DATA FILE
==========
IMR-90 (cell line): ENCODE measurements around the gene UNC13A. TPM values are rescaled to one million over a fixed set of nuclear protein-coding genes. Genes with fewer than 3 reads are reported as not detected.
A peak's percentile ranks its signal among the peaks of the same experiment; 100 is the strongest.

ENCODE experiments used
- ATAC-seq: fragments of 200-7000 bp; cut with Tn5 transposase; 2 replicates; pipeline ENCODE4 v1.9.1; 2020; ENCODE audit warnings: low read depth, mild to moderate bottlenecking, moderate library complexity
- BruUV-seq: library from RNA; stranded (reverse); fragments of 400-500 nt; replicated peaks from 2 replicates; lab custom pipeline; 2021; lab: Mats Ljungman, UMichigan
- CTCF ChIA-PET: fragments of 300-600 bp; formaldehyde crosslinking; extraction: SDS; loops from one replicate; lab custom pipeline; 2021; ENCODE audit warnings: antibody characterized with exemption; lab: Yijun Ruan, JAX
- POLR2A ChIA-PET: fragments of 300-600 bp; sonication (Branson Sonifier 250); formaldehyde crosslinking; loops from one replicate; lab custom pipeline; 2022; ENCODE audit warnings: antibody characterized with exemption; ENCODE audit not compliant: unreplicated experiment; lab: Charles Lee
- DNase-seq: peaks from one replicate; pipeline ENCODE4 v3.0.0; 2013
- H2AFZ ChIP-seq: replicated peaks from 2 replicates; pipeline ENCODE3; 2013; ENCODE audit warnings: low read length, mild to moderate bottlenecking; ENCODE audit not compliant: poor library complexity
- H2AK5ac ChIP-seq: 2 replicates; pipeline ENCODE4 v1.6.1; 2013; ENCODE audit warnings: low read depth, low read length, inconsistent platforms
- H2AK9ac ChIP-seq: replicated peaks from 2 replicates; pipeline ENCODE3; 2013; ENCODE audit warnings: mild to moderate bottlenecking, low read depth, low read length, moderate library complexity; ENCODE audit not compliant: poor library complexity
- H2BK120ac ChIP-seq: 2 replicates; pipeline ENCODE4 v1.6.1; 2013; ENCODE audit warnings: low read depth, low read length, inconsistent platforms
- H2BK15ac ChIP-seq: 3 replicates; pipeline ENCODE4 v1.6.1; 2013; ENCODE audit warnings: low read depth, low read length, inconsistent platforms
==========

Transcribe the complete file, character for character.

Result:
IMR-90 (cell line): ENCODE measurements around the gene UNC13A. TPM values are rescaled to one million over a fixed set of nuclear protein-coding genes. Genes with fewer than 3 reads are reported as not detected.
A peak's percentile ranks its signal among the peaks of the same experiment; 100 is the strongest.

ENCODE experiments used
- ATAC-seq: fragments of 200-7000 bp; cut with Tn5 transposase; 2 replicates; pipeline ENCODE4 v1.9.1; 2020; ENCODE audit warnings: low read depth, mild to moderate bottlenecking, moderate library complexity
- BruUV-seq: library from RNA; stranded (reverse); fragments of 400-500 nt; replicated peaks from 2 replicates; lab custom pipeline; 2021; lab: Mats Ljungman, UMichigan
- CTCF ChIA-PET: fragments of 300-600 bp; formaldehyde crosslinking; extraction: SDS; loops from one replicate; lab custom pipeline; 2021; ENCODE audit warnings: antibody characterized with exemption; lab: Yijun Ruan, JAX
- POLR2A ChIA-PET: fragments of 300-600 bp; sonication (Branson Sonifier 250); formaldehyde crosslinking; loops from one replicate; lab custom pipeline; 2022; ENCODE audit warnings: antibody characterized with exemption; ENCODE audit not compliant: unreplicated experiment; lab: Charles Lee
- DNase-seq: peaks from one replicate; pipeline ENCODE4 v3.0.0; 2013
- H2AFZ ChIP-seq: replicated peaks from 2 replicates; pipeline ENCODE3; 2013; ENCODE audit warnings: low read length, mild to moderate bottlenecking; ENCODE audit not compliant: poor library complexity
- H2AK5ac ChIP-seq: 2 replicates; pipeline ENCODE4 v1.6.1; 2013; ENCODE audit warnings: low read depth, low read length, inconsistent platforms
- H2AK9ac ChIP-seq: replicated peaks from 2 replicates; pipeline ENCODE3; 2013; ENCODE audit warnings: mild to moderate bottlenecking, low read depth, low read length, moderate library complexity; ENCODE audit not compliant: poor library complexity
- H2BK120ac ChIP-seq: 2 replicates; pipeline ENCODE4 v1.6.1; 2013; ENCODE audit warnings: low read depth, low read length, inconsistent platforms
- H2BK15ac ChIP-seq: 3 replicates; pipeline ENCODE4 v1.6.1; 2013; ENCODE audit warnings: low read depth, low read length, inconsistent platforms